Attorney General Announces Restitution Payments
From 2011 Settlement with Swiss Bank UBS AG
Attorney General George Jepsen said that checks representing restitution of approximately $541,000 will be issued today to 10 Connecticut entities as part of a 2011 multistate settlement with UBS AG over alleged anticompetitive and fraudulent conduct in the municipal bond derivatives industry.
The checks range from a low of $7,442 to South Central Connecticut Regional Water Authority to a high of $165,104 to the City of Stamford. They were among the state agencies, municipalities, school districts and not-for-profit entities nationwide that had entered into municipal derivative contracts with UBS AG, or used the bank as its broker for such transactions, between 2001 and 2004.
Restitution was an important component of the $90.8 million settlement between UBS AG, 24 states and the District of Columbia. Included in the amount UBS AG agreed to pay was a $2.5 million civil penalty and $5 million in fees and costs of the investigation to the settling states. Connecticut and New York led the investigation, which is ongoing.
“Connecticut government and not-for-profit entities are receiving rightful compensation for their losses arising from the wrongful conduct,” Attorney General Jepsen said. “A large amount of the funds entrusted to UBS AG was taxpayer money, which UBS steered into rigged or tainted municipal derivatives contracts.”
Also receiving restitution payments are: the Connecticut Housing Finance Authority, $127,007; the Hospital of Saint Raphael, $92,559; the State of Connecticut, $53,578; the City of Bridgeport, $26,677; the Connecticut Student Loan Foundation, $23,699; the University of the Sacred Heart in Fairfield, $18,485; the Connecticut Municipal Electric Energy Cooperative $17,630; and the City of Norwalk, $8,926.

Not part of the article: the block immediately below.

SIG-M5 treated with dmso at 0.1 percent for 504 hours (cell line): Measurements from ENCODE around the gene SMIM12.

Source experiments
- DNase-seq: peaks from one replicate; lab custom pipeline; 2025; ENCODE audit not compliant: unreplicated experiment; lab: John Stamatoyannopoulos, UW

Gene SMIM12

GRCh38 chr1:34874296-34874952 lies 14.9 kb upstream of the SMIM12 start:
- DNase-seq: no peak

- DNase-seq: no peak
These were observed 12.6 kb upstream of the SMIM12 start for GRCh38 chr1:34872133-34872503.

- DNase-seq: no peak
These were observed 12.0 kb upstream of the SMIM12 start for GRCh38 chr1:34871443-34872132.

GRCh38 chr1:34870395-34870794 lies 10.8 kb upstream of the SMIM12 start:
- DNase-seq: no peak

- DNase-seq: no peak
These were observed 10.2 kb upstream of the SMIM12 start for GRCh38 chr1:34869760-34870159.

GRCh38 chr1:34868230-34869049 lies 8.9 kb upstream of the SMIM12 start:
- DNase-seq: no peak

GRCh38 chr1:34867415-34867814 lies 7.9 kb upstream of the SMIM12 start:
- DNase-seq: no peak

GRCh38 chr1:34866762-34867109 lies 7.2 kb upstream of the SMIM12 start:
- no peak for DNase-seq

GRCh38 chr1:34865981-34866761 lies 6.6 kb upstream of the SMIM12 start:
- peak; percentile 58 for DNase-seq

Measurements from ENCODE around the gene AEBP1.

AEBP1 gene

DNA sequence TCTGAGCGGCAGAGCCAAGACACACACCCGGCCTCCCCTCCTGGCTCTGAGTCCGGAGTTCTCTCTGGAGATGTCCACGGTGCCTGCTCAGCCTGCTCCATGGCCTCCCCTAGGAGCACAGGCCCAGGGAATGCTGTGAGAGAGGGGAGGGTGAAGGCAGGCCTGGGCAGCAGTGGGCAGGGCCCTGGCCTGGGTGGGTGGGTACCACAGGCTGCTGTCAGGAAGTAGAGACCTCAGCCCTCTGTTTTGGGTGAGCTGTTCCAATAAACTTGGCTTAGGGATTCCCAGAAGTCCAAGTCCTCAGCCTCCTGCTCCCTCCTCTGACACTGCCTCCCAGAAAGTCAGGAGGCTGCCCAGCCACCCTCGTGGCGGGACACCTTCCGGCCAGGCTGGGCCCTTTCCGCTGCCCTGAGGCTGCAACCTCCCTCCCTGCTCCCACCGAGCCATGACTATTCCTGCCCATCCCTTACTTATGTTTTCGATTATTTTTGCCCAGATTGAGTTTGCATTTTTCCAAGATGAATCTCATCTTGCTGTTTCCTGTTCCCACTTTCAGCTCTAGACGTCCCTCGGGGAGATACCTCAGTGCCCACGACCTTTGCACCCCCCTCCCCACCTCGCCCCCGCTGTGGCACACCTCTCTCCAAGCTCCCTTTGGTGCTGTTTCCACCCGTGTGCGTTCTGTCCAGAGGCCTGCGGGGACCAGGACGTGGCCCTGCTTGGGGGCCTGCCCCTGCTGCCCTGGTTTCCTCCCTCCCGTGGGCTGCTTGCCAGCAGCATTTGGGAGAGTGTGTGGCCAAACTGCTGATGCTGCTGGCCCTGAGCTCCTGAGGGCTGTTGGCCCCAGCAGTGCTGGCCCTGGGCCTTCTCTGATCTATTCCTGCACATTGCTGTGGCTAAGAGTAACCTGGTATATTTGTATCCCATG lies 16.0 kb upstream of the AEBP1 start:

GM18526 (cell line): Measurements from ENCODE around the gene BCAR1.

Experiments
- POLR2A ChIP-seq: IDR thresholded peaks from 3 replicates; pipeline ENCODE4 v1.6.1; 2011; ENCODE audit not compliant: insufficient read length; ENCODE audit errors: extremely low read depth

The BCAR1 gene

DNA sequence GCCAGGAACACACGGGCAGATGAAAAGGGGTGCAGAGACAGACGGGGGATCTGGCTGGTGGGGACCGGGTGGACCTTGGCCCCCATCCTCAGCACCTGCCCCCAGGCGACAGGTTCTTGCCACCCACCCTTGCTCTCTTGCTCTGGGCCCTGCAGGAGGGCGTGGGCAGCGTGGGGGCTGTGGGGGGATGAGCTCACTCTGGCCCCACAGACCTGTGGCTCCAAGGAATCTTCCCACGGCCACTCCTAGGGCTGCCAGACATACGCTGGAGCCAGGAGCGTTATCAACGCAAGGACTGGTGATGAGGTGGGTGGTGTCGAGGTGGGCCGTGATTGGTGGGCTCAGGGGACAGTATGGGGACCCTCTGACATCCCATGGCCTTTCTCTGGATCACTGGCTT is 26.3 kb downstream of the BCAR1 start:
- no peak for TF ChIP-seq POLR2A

In addition to the settlement with the Attorneys General, UBS AG also reached separate, but coordinated agreements with the U.S. Department of Justice’s Antitrust Division, the Internal Revenue Service and the U.S. Securities and Exchange Commission.
“UBS AG did the right thing by providing meaningful restitution to those harmed and by continuing to cooperate in the ongoing investigation of the bank’s co-conspirators,” said Jepsen, who serves as co-chair of the National Association of Attorneys General’s Standing Committee on Antitrust.
Municipal bond derivatives are contracts that tax-exempt issuers use to reinvest proceeds of bond sales until the funds are needed, or to hedge interest-rate risk.
In April 2008, the states began investigating allegations that certain large financial institutions, including national banks and insurance companies, and certain brokers and swap advisors, engaged in various schemes to rig bids and commit other deceptive, unfair and fraudulent conduct in the municipal bond derivatives market.
The wrongful conduct took the form of bid-rigging, submission of non-competitive courtesy bids and submission of fraudulent certifications of compliance to government agencies, among others, in contravention of U.S. Treasury regulations.
To date, the Attorneys General multistate working group has entered into settlements with five financial institutions worth nearly $350 million for the participating states. In addition to UBS AG, the Attorneys General reached settlements with GE Funding Capital Market Services, Inc., Bank of America, JP Morgan and Wachovia. Connecticut has received $2.9 million for its legal work and share of the civil penalties collected as part of the overall investigation. Those funds were deposited in the state’s General Fund.
Assistant Attorney General Christopher Haddad and Paralegal Lori Measer, under the direction of Assistant Attorney General Michael E. Cole, chief of the Antitrust and Government Program Fraud Department, worked with the Attorney General in this case.